Faith in the Face of Militarization

Indigenous, Feminist, and Interreligious Voices

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Jude Lal Fernando
  • Eugene, OR: 
    Wipf & Stock
    , April
     316 pages.
     For other formats: Link to Publisher's Website.


What does believing mean in the face of empire and militarization? These essays articulate the critical and liberating consciousness shared by oppressed peoples across the world, arising from a faith in the God of the oppressed, expressed in radically diverse ways, and resisting the imperialist deities of materialism (read: economic growth), racism, and militarization that falsely appear as the saviors of humanity. The authors confront these false gods--which form the modern empire--worshiped by the most dominant militarized states in the world and followed by their allied states even in the midst of a worldwide pandemic. Out of the eleven articles, two are written by critical political analysts with an anti-colonial lens while recognizing the importance of faith in resistance. The rest are written by theologians who critically reflect on their faith within the context of empire and militarization in their societies. Militarization is among the most brutal forms of oppression on the resisting peoples. The theologies that have emerged from critical reflections on their collective experiences are grounded on a material spirituality as opposed to materialistic, racist, and militaristic godlessness. This collection has emerged out of creative and transformative practices in Africa, Asia, Latin America, the Pacific, and the US. The essays are divided it into four sections in recognizing some of the key features of material spirituality; indigenous, feminist and interreligious voices, and horizontal solidarity. With contributions from: Michael Lujan Bevacqua Wati Longchar Nidia Arrobo Rodas Rasika Sharmen Pieris Lilian Cheelo Siwila Young-Bock Kim Dan Gonzales-Ortega Erin Shea Martin Mark Braverman Joshua Samuel Phil Miller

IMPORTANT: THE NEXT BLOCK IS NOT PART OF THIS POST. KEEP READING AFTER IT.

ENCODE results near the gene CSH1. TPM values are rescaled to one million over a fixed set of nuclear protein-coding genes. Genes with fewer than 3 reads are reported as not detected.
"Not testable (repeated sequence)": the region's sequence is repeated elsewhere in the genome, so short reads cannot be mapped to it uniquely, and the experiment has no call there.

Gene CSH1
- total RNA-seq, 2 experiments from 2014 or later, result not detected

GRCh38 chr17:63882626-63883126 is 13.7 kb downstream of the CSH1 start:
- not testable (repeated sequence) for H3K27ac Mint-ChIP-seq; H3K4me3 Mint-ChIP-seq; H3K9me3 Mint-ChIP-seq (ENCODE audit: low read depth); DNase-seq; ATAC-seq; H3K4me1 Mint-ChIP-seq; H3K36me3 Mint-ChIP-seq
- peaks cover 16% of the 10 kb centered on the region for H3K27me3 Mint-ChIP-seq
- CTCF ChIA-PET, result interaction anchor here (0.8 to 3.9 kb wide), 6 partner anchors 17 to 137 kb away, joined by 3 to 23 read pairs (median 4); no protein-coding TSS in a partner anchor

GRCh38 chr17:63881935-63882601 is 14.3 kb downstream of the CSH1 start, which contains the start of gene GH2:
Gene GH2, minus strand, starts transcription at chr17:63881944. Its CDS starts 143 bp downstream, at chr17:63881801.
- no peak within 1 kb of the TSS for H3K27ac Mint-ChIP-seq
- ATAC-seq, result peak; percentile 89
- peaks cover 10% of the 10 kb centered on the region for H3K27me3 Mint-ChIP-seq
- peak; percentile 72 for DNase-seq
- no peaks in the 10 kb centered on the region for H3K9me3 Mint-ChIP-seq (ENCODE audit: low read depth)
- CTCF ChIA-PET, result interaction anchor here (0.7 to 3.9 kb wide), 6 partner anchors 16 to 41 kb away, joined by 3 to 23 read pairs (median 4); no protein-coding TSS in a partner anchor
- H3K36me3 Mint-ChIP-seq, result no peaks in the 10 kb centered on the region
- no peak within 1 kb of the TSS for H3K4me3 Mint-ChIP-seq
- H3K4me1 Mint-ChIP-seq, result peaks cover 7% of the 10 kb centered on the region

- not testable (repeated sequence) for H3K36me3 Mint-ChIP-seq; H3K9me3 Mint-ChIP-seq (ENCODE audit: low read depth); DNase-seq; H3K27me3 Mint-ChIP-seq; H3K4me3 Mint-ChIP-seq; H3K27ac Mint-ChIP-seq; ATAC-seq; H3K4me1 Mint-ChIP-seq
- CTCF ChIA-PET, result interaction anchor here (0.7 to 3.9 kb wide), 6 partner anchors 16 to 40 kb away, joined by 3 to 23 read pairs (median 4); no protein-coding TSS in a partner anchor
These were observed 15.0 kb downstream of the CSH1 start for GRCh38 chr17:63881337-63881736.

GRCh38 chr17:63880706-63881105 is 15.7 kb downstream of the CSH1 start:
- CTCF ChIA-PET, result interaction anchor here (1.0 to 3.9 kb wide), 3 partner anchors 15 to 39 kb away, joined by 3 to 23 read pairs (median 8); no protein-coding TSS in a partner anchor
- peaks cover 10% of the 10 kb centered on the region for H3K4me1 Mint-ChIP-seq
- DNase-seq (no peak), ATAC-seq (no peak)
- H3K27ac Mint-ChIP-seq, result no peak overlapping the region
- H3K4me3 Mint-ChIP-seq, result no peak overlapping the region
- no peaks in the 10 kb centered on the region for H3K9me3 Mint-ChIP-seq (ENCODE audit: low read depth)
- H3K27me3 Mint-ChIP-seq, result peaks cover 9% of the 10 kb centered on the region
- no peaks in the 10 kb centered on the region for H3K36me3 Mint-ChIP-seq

About the Author(s)/Editor(s)/Translator(s): 

Jude Lal Fernando is assistant professor and coordinator of the MPhil in intercultural theology and interreligious studies program at the Irish School of Ecumenics, School of Religion, Trinity College Dublin, and director of the Trinity Centre for Post-Conflict Justice.


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